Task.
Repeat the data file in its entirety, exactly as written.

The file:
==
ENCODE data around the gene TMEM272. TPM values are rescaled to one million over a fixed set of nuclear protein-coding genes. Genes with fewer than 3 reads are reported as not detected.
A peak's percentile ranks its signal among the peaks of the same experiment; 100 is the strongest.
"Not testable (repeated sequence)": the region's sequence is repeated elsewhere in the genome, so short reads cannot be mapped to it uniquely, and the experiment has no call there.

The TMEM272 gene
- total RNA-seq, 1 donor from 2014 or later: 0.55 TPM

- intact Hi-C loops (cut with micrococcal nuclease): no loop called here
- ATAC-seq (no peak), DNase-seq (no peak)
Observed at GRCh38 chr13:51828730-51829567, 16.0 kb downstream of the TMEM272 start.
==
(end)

ENCODE data around the gene TMEM272. TPM values are rescaled to one million over a fixed set of nuclear protein-coding genes. Genes with fewer than 3 reads are reported as not detected.
A peak's percentile ranks its signal among the peaks of the same experiment; 100 is the strongest.
"Not testable (repeated sequence)": the region's sequence is repeated elsewhere in the genome, so short reads cannot be mapped to it uniquely, and the experiment has no call there.

The TMEM272 gene
- total RNA-seq, 1 donor from 2014 or later: 0.55 TPM

- intact Hi-C loops (cut with micrococcal nuclease): no loop called here
- ATAC-seq (no peak), DNase-seq (no peak)
Observed at GRCh38 chr13:51828730-51829567, 16.0 kb downstream of the TMEM272 start.